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Lecture 12

BIO153 Lecture 12.pdf

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Department
Biology
Course
BIO153H5
Professor
Christoph Richter
Semester
Winter

Description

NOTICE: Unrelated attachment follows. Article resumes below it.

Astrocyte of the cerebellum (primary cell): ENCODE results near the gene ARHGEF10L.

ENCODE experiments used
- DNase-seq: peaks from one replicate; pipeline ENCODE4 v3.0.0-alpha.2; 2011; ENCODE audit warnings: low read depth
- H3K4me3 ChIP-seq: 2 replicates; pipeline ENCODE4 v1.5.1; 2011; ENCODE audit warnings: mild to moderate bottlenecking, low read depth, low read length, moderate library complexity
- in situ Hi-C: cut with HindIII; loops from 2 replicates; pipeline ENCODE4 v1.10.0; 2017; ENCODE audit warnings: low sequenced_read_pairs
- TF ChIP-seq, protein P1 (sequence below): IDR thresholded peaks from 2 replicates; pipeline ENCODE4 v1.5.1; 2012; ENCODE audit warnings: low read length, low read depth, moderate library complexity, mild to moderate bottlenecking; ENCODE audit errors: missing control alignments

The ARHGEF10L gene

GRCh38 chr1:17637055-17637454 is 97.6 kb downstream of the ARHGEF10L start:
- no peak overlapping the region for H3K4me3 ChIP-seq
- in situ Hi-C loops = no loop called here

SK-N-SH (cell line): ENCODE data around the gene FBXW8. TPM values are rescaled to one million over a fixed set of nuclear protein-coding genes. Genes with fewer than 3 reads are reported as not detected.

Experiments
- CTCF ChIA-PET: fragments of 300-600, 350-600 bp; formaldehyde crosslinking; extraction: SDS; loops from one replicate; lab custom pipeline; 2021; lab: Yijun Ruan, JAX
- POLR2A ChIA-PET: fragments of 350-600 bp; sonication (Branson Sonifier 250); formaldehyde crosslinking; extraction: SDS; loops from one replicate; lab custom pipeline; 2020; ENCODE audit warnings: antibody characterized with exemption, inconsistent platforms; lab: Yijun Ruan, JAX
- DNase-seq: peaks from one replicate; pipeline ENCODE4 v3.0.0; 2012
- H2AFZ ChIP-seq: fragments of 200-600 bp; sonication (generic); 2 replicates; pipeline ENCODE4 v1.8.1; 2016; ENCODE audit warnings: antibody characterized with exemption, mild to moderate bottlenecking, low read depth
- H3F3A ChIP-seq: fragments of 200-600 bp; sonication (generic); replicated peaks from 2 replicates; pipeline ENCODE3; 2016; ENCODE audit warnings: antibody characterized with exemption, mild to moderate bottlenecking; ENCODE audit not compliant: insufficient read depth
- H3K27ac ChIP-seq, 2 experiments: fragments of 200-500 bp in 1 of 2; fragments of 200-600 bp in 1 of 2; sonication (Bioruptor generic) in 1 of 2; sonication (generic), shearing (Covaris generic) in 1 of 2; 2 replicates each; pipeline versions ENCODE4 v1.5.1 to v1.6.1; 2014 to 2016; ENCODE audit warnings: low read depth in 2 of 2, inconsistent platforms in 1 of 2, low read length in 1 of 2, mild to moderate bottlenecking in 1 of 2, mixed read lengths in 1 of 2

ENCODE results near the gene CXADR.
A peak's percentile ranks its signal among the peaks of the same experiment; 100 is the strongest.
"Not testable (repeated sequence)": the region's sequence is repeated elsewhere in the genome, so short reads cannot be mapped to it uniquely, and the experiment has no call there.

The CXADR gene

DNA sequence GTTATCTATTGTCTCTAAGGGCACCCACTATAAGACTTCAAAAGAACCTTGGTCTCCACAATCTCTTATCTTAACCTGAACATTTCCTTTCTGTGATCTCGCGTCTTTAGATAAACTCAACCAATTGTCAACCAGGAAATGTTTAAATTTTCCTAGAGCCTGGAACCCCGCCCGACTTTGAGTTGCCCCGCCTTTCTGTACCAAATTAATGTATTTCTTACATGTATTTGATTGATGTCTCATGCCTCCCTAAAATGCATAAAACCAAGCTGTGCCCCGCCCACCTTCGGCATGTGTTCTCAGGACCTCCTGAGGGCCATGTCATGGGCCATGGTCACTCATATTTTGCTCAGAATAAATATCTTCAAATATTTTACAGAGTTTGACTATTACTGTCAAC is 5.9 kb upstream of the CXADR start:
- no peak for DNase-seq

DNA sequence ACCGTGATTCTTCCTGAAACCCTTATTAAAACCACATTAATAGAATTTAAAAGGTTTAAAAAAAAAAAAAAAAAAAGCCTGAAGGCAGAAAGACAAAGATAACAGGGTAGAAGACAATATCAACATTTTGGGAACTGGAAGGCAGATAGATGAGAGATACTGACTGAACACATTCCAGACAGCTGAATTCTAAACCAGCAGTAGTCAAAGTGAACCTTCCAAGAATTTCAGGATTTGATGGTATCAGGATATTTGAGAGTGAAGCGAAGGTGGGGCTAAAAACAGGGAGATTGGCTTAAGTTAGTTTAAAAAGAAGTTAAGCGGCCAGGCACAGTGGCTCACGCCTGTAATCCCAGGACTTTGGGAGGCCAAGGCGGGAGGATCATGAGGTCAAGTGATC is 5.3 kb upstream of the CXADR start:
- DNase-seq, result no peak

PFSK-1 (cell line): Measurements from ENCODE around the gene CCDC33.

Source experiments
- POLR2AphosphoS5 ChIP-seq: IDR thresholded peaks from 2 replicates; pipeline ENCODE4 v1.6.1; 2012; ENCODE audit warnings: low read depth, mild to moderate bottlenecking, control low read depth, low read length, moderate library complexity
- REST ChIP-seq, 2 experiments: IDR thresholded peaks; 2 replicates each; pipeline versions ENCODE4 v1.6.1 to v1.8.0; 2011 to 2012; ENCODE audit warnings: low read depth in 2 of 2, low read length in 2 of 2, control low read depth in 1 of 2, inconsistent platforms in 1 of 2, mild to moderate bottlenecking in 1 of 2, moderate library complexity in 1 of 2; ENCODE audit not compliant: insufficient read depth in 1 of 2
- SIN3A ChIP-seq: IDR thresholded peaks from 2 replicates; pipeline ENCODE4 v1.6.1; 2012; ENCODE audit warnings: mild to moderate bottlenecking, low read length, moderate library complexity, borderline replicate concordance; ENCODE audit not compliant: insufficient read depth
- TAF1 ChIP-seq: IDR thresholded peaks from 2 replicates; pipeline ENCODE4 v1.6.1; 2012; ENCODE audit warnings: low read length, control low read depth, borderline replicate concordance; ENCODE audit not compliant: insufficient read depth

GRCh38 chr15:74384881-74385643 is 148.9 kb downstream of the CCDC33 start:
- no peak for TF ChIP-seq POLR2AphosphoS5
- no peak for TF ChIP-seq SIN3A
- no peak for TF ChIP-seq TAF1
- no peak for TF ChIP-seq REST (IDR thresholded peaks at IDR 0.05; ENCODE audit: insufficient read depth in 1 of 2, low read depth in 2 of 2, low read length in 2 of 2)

2009 BIO153: Lecture 12 Fungi (I) February 25, 2009 Fungi constitute one of the 3 major lineages of multicellular terrestrial eukaryotes (the others being plants and animals). Fungi are heterotrophs (are not photosynthetic) ▯ “osmotrophs”: they digest their food using hydrolytic exoenzymes, then ingest through absorption ▯ these enzymes can break down lignin, cellulose (also petroleum, waxes, photographic film…) ▯ ecologically: fungi act as saprobes, parasites, predators, mutualistic symbionts… play very important roles in ecological communities and the cycling of nutrients Many fungi are saprobes: ▯ break down dead organic material ▯ important in cycling carbon, nitrogen, etc. ▯ the extensive coal & peat deposits that formed in the Carboniferous period were able to accumulate due to lack of fungal activity (not yet very diverse in the terrestrial environment Fungal morphology: 1 ▯ cell walls contain chitin (N–rich polysaccharide), although some Chytridiomycota also have cellulose ▯ can exist as single cells (yeasts); however, most are multicellular ▯ the fungal “body” is very simple; exists as a mass of hyphae (collectively called the mycelium) 2 types of hyphae (filaments): 1. septate (cross-walls separate compartments with a nucleus) 2. coenocytic (cytoplasm with many nuclei – this is typical of the Zygomycota) The body of a fungus may be simple, but due to its simplicity, it can also be huge! ▯ an individual honey fungus (Armillaria ostoyae) ▯ in Oregon: 860 ha; 2,600 years old! 3 ▯ 1 cm of soil can yield 1 km of hyphae with a surface area > 300 cm 2 ▯ mycelia are non-motile, but they grow rapidly ▯ hyphae increase in length rather girth; which maximizes surface area: volume ▯ “fairy ring”: formed by the outward growth of the mycelium; fruiting bodies appear at the edges Fungal symbiosis (1): mycorrhizae: ▯ represent a symbiotic relationship between plants and fungi (occur in ~90% of plant species!) ▯ plant gets: increased SA for nutrient absorption ▯ fungus gets: carbohydrates ▯ mycorrhizae are critical to plant success and productivity (significantly improved the ability of plants to colonize a variety of terrestrial habitats, including nutrient-poor soils) ▯ animals are important in dispersing fungal spores in many forest ecosystems (e.g. flying squirrels, which eat many hypogeous (underground) fungi 2 2 types of mycorrhizae: 1. Endomycorrhizae: ▯ arbuscular mycorrhizal fungi (AMF) ▯ fungus penetrates root cortex cells ▯ haustorium: modified hypha for penetration 2. Ectomycorrhizae (EMF): ▯ fungus forms a sheath around the root without penetrating the root cortex cells Fungal symbiosis (2): lichen ▯ fungus + cyanobacteria or alga ▯ probably evolved from parasitism (fungi attacking the photobiont) ▯ important in Arctic ecosystems: caribou subsist largely on lichen ▯ this symbiosis greatly expands the types of habit
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